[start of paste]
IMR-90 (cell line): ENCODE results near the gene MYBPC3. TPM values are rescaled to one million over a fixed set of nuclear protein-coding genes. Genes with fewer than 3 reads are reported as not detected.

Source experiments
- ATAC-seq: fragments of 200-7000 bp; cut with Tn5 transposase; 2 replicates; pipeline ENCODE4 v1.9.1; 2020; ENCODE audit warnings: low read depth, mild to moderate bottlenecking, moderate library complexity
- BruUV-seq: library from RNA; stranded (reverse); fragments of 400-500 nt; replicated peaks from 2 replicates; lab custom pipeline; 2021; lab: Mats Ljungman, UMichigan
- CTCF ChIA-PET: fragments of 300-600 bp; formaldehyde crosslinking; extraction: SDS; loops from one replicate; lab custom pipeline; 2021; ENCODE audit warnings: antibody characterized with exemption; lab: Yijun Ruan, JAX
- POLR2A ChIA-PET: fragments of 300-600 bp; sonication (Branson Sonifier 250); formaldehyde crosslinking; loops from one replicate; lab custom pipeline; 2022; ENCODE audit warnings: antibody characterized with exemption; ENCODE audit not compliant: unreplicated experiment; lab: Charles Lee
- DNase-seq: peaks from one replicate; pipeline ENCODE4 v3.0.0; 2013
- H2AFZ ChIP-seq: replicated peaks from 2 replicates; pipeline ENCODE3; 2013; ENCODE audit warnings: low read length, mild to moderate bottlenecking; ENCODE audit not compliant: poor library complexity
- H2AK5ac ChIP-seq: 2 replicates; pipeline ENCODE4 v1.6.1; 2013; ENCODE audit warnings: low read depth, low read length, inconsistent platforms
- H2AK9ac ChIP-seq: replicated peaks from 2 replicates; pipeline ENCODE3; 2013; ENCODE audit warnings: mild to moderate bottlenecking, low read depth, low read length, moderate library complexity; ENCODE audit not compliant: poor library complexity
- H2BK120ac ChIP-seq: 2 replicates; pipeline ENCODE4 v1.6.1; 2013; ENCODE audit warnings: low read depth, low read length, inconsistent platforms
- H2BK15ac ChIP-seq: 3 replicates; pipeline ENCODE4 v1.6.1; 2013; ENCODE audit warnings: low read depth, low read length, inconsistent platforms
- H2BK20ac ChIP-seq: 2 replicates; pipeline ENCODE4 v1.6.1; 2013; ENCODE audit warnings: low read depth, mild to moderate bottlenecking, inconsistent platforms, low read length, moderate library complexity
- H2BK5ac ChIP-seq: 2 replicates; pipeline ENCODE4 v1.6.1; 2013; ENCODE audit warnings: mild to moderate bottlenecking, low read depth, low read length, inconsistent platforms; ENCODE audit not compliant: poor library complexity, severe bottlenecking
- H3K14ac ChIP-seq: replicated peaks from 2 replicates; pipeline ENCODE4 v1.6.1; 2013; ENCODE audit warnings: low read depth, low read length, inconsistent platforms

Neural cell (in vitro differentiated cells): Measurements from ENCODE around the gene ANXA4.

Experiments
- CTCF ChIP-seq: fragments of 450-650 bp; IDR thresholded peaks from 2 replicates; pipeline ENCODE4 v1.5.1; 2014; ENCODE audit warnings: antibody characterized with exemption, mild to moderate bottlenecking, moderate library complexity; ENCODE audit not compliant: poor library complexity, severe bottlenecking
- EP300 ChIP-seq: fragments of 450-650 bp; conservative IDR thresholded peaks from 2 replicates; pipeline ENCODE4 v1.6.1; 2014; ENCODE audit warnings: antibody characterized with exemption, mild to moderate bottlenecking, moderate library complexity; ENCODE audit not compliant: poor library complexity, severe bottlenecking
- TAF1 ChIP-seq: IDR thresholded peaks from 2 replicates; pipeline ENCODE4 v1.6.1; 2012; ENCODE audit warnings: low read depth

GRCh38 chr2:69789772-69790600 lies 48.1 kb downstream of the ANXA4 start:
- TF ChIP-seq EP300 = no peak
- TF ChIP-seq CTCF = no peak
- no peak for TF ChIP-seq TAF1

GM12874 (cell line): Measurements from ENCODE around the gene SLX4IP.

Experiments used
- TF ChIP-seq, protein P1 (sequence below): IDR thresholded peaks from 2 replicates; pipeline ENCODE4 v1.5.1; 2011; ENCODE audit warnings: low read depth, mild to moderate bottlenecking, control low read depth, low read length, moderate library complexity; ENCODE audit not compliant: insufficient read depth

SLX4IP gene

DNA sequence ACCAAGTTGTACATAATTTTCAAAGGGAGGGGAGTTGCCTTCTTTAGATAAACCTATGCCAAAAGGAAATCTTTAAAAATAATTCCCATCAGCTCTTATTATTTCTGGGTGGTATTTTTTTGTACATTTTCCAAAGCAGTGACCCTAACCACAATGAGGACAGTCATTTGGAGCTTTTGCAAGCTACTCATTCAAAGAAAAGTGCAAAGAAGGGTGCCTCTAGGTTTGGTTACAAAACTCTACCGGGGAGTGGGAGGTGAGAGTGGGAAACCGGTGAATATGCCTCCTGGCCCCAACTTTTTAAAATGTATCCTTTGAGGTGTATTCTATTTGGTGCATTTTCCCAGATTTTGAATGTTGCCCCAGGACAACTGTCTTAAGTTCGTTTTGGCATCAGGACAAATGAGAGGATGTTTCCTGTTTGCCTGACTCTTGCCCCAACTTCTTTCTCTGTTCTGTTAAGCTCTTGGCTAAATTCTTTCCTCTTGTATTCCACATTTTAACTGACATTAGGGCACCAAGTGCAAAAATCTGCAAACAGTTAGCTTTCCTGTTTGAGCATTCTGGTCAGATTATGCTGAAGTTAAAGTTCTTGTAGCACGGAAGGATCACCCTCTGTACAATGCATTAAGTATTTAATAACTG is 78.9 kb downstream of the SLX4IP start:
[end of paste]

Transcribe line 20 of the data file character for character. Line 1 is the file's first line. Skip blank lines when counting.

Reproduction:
- TAF1 ChIP-seq: IDR thresholded peaks from 2 replicates; pipeline ENCODE4 v1.6.1; 2012; ENCODE audit warnings: low read depth